And I agree that this is completely correct. But many in the Scripture-honoring crowd have adopted a mentality that they know what the Bible says, and they often have their favorite pet verses to "prove" their understanding. The problem with this is that sometimes an equally valid proof-text can be found for the other side.
For example, in a workbook for a Bible class is this question: "Did Paul desire the Corinthians' help to preach the gospel beyond them?"
And an answer given was "yes", and the proof-text for this answer was 2 Cor 10:15-16:
But we have the hope that as your faith increases, our area [of ministry] will be greatly enlarged, so that we may preach the gospel to the regions beyond you....This indicates that Paul wanted the faith of the Corinthians to mature to the point where they could help spread the gospel beyond them.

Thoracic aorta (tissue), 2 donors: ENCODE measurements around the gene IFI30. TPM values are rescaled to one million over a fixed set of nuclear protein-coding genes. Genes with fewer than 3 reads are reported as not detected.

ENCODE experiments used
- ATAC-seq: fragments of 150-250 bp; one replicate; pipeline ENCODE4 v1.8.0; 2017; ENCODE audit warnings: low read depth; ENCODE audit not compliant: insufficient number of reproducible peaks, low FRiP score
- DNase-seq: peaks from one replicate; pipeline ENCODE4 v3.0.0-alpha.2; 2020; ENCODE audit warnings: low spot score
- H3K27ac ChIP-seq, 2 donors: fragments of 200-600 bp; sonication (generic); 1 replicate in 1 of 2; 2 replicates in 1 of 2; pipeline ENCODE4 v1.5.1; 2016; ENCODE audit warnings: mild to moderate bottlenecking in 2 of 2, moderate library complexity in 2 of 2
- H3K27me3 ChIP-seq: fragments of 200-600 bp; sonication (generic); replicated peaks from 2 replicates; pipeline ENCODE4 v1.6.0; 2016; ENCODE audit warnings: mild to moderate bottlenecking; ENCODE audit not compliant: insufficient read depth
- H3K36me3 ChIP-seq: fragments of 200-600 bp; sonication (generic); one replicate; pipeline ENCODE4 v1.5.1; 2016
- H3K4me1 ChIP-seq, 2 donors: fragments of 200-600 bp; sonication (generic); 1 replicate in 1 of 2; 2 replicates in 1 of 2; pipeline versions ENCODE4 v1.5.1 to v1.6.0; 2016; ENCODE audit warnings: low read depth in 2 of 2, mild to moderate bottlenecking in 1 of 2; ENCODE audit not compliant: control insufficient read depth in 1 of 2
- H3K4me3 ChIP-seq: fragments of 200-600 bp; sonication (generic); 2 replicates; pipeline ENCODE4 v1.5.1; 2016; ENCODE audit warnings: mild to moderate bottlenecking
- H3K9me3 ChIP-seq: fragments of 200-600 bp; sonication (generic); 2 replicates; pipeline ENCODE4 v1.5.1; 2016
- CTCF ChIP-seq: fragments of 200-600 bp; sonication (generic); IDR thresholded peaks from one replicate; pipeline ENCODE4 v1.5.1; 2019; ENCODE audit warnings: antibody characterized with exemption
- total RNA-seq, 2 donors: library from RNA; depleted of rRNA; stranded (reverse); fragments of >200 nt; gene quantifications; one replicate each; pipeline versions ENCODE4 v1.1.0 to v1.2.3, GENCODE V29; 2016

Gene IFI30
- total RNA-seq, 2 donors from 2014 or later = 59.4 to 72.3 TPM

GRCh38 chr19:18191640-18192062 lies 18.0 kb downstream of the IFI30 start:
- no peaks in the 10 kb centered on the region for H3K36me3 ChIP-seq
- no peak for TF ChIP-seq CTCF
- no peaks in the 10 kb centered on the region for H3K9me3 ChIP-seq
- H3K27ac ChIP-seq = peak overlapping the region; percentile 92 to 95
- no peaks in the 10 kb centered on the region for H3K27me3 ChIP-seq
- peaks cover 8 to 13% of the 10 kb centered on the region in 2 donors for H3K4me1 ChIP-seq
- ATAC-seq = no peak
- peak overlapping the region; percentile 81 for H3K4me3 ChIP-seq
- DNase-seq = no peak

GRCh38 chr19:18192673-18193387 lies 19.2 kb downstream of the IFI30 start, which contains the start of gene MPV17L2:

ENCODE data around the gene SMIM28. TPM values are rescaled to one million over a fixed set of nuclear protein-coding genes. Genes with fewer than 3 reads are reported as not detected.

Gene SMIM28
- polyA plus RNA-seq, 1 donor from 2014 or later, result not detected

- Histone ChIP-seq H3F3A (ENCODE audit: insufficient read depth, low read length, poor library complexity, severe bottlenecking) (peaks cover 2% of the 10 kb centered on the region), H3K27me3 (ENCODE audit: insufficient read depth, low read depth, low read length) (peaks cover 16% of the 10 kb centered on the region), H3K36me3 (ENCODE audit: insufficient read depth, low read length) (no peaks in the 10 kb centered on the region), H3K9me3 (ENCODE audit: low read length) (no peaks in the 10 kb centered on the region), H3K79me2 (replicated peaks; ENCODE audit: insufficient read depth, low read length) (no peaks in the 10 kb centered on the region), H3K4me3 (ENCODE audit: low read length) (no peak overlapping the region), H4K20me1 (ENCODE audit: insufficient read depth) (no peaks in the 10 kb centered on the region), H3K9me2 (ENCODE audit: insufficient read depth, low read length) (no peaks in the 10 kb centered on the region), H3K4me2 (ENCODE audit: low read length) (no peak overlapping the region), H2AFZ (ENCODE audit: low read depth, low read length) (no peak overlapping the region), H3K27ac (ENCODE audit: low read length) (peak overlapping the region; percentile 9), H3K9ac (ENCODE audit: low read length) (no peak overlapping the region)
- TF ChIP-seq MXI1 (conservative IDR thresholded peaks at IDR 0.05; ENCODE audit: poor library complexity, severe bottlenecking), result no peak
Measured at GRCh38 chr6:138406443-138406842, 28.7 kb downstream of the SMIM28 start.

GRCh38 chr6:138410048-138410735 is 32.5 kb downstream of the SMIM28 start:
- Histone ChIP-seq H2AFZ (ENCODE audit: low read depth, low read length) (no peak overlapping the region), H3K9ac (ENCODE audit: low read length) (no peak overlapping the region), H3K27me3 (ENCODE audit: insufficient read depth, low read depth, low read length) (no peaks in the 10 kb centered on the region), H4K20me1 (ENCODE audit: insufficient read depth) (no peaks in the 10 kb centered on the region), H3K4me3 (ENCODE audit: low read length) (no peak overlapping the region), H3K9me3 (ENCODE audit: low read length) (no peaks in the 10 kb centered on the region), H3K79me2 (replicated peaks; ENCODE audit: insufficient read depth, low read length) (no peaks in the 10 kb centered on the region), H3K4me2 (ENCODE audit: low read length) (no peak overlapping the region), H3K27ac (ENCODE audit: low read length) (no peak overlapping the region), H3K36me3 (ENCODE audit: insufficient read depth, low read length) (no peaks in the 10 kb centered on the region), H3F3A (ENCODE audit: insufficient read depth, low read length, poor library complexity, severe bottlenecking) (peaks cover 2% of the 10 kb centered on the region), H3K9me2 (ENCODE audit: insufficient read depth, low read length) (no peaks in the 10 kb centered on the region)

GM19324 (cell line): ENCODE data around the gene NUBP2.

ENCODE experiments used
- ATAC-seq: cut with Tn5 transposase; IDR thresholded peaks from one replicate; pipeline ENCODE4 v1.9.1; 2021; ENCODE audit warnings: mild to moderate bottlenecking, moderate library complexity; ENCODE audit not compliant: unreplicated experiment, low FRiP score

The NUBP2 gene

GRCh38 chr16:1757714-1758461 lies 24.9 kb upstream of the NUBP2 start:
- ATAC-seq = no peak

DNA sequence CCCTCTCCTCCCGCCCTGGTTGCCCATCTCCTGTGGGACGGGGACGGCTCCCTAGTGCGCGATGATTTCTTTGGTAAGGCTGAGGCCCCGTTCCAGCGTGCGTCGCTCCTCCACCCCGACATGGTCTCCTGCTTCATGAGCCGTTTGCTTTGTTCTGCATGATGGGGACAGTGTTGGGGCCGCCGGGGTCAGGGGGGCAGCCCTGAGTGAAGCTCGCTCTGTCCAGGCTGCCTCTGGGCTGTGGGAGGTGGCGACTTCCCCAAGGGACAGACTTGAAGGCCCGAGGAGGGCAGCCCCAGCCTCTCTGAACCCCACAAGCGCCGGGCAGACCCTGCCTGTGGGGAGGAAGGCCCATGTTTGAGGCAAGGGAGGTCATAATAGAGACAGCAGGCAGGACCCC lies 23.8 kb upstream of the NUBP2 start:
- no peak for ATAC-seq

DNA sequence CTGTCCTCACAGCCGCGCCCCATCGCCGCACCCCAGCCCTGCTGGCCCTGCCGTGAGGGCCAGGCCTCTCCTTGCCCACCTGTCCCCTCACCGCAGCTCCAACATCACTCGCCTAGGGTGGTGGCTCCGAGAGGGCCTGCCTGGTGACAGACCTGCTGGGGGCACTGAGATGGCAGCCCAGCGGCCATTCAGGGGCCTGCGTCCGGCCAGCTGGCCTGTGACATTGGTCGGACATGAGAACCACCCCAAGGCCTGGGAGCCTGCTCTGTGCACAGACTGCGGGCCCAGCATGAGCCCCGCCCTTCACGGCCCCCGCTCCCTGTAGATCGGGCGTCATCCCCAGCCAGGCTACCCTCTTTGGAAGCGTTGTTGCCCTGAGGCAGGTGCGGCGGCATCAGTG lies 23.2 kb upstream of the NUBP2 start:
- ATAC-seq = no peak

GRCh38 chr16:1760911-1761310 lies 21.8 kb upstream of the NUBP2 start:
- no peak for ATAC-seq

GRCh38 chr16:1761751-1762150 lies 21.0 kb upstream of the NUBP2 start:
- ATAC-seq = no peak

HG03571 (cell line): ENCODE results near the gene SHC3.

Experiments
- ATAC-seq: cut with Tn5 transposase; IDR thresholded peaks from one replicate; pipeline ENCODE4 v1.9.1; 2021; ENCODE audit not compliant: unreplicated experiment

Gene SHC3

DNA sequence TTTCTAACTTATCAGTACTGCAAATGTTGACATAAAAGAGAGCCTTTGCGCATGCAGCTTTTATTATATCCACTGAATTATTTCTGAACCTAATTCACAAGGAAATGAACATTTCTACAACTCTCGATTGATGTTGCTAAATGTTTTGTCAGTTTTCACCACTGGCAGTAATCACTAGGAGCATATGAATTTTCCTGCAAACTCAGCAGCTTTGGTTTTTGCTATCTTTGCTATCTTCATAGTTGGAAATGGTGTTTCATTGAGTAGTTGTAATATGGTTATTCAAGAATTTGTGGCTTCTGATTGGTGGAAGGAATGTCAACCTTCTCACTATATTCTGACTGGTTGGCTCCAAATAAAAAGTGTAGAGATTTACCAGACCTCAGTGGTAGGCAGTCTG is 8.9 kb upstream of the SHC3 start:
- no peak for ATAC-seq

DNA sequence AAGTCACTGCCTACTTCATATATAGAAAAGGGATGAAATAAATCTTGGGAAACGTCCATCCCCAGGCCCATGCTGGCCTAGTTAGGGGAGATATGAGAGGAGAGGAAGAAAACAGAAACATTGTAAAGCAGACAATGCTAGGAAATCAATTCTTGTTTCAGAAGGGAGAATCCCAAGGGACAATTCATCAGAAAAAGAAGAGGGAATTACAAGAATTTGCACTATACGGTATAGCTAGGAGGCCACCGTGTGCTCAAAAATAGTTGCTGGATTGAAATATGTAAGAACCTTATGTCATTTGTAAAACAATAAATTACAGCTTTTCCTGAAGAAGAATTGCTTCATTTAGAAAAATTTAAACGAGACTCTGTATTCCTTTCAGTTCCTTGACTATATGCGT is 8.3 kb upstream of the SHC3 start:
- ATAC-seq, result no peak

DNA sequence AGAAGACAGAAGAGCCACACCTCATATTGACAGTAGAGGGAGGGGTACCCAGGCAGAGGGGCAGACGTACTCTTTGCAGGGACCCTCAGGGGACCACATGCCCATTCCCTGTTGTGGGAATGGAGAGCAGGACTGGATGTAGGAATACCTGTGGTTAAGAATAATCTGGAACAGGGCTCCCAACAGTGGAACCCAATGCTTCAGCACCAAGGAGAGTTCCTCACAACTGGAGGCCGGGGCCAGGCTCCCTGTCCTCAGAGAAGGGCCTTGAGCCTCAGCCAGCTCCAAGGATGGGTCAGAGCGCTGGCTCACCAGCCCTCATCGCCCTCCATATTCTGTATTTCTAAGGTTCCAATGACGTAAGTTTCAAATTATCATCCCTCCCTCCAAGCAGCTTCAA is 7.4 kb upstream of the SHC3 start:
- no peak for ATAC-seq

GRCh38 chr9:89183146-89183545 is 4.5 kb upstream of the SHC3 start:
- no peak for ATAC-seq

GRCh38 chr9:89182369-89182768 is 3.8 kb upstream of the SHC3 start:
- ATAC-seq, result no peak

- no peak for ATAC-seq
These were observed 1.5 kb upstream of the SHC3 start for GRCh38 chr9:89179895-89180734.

But on the other hand, there is this proof-text in 2 Cor 11:6-9:
Was it a sin for me to lower myself in order to elevate you by preaching the gospel of God to you free of charge? I robbed other churches by receiving support from them so as to serve you. And when I was with you and needed something, I was not a burden to anyone, for the brothers who came from Macedonia supplied what I needed. I have kept myself from being a burden to you in any way, and will continue to do so.Here is a clear indication that Paul served them free of charge, without being a burden to them, and will continue to not be a burden to them.
So here the answer to the original question would be "no".
So which is it? Both sides have a proof-text. Both sides can claim that their side is going by what the Bible says and not what man says.
What's my point?
Just because you have a proof-text that "proves" your point, it may not actually prove your point. So perhaps we should be a little more cautious in claiming that we have the Truth because we go by the Bible.